Getting creative with waste
I spent a lovely day today with Pieta at a Christmas craft workshop run by Rekindle. Rekindle were set up after the earthquakes to try and make use of some of the huge amount of waste from demolished buildings. They’ve expanded now to find ways of making use of all sorts of what they call “undervalued resources” – things that would normally end up in landfill.
The first thing we learnt in the workshop was how to turn kouka (cabbage tree – for the foreigners, think a flax bush on stilts) leaves into string and rope. Cabbage tree leaves are definitely something most gardeners consider waste – the trees drop the long stringy leaves all year round, and they’re notorious for getting wrapped around the blades of lawnmowers, and being incredibly tough (so they can’t even be composted). So perfect for making rope out of – you just twist up a couple of leaves (or thin strips of leaves for string), then twist them around each other in the other direction, and the opposing tensions of the two twists hold the fibres together really strongly – it’s the way rope has been made for centuries (and still is, but now there’s big machines for doing the twisting).
Once we all had long lengths of string made, and even longer lengths of rope, we moved on to making wrapping paper – or rather, decorating offcuts of brown paper that had come from industrial waste. Armed with a selection of paints, and wooden shapes to use as stamps, we got creative, painting and stamping our sheets of paper (and card, to use for gift cards) in all sorts of festive ways.
While the paint was drying (which actually only took a few minutes in the continuing heat wave), we made wreaths – weaving a base from basket willow, and then wrapping it in the kouka rope we’d made earlier. More wooden shapes (which Rekindle produce in great quantities from timber offcuts, and mostly sell as Christmas decorations) were distributed to decorate the wreaths, but I chose to use the ones I’d been using to stamp with, because I liked the way the leftover paint on the stamp side looked.
Even though we were all using the same basic techniques to create our wreaths, they all ended up looking very different – as well as them varying in size and thickness, some people went for super tidy and tightly wound, and others went for a wild and natural look, leaving all the stray ends of the leaves poking out. Mine was somewhere in the middle – definitely not totally neat and tidy, but I did trim some of the wilder loose ends down a bit. (As you see, it’s already hanging in pride of place on my door, replacing the cheap plastic wreath from the Warehouse that used to sit there.)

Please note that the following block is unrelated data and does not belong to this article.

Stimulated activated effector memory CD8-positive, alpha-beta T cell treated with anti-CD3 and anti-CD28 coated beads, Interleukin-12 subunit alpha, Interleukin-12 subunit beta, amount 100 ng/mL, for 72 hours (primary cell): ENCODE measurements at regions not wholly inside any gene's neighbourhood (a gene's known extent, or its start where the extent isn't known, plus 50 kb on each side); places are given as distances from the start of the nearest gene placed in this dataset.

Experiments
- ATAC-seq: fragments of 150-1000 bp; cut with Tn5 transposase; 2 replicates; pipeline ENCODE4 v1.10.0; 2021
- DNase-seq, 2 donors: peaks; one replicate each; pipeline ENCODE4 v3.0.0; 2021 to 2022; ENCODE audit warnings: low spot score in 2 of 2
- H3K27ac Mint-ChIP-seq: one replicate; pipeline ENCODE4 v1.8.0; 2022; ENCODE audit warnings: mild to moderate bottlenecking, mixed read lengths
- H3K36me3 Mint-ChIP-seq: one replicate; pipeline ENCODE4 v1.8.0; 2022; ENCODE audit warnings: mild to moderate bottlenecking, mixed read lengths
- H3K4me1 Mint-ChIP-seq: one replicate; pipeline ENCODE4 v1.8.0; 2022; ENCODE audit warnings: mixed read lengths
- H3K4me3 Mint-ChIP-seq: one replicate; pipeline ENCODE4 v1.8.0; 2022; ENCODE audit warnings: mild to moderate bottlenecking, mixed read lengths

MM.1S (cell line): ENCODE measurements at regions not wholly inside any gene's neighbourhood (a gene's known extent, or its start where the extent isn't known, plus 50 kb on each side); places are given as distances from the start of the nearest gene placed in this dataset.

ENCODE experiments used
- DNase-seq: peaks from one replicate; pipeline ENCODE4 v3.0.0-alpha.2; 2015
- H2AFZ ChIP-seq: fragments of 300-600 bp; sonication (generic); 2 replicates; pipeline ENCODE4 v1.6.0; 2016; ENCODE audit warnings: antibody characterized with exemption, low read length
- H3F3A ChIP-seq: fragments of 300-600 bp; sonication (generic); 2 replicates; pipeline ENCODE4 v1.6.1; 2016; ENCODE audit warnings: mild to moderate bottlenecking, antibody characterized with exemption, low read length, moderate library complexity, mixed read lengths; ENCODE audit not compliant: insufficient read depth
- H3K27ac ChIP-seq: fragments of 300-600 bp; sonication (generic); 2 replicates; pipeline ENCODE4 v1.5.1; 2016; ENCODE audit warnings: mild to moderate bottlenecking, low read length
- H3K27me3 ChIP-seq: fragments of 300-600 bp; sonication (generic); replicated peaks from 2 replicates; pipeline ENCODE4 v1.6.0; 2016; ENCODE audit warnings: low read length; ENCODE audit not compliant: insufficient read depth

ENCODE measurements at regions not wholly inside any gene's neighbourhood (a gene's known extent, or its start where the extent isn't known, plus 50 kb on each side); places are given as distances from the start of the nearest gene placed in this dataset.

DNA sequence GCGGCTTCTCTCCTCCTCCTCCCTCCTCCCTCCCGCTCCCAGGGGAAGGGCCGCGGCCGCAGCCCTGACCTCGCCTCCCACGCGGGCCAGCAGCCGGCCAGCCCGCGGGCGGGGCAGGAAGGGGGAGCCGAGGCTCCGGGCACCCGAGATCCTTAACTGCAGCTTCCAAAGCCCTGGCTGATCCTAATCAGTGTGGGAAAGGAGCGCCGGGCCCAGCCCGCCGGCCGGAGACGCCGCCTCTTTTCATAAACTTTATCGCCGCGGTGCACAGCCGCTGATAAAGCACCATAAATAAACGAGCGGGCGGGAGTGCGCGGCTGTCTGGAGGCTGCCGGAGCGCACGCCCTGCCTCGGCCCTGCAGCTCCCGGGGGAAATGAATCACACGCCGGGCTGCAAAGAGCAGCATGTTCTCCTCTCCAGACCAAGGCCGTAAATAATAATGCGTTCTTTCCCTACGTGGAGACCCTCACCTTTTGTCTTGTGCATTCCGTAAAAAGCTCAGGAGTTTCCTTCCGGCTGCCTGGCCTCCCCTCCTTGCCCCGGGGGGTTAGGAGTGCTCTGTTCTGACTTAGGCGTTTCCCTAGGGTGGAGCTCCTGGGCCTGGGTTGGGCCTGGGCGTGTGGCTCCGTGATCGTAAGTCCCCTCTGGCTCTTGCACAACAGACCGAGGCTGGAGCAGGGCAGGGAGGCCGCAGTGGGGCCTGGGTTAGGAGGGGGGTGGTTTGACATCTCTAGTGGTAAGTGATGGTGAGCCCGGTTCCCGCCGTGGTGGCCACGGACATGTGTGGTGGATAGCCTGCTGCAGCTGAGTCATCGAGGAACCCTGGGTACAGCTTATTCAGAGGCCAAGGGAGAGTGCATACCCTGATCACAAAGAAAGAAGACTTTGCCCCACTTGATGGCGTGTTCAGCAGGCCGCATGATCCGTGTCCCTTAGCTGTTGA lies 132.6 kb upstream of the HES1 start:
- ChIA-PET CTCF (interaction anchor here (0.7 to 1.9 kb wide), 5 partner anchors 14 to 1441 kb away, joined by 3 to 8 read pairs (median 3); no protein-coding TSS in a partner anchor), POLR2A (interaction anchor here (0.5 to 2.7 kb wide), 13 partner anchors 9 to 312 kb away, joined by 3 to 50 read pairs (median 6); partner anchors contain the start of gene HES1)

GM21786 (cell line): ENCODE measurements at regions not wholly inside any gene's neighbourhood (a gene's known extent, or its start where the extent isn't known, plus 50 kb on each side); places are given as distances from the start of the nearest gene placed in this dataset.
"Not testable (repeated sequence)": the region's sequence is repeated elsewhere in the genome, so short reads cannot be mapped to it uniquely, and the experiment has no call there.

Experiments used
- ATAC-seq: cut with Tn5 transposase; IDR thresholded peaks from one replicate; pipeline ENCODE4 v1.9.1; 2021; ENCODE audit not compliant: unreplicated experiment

After a break for lunch, our next craft was turning some of our wrapping paper into Christmas crackers. We’d been told to bring along any little gifts we wanted to put inside the crackers (and some toilet roll inners, if we could, to form the inside part of the cracker, although they had plenty there for anyone who didn’t bring their own). We used the kouka string we’d made earlier to tie the ends of the crackers, so the only part of them that wasn’t recycled or handmade was the cracker pulls (the bit that makes them go bang when you pull them) – the instructor said she’d had to buy them, because she’s never figured out a way to make them (although in theory it wouldn’t be that hard – hmm, now who do I know who sells gunpowder? 🙂 ). I was really pleased with how mine turned out:
That was, in theory, the end of the workshop, but because we still had some time the instructor showed us how to do a little bonus craft, making stars from basket willow, tied together with yet more strands of cabbage tree leaves. I wasn’t as successful at making the stars – it was really hard to get the tension right tying them off, and I kept either snapping the cabbage tree strands because I’d pulled them too tight, or having the entire thing unravel on me, so I gave up after making a couple of them. Plus it was getting really hot in the workshop space we were in, and I was starting to feel a bit crafted out – I think if I’d tried making them at the start of the day I would have had more patience with them.
So that was my day of non-consumerist creativity. Despite being long, hot and a bit tiring, it was definitely worth doing – loads of fun (and the nice thing about making things out of “junk” is that nobody expects it to turn out perfect 🙂 ).
Well, you made me look up Cabbage Tree.
‘Scuse me? How did a tree like that get named after a cabbage pray tell?
Good question! I don’t know if there’s any official answer to that – I’ve heard various theories: from a distance, the round tops of the trees look vaguely like cabbages (though you’d have to have a good imagination), or that the early European settlers boiled up the leaves and ate them as a substitute for cabbage (given how tough the leaves are, that can’t have been pleasant!).
I was somewhere in the south of England when I came across some plants called Cornish Palms. I looked at them and said ‘they are Cabbage trees’
Those are seriously cool! I also really like using the painted stars on your wreath!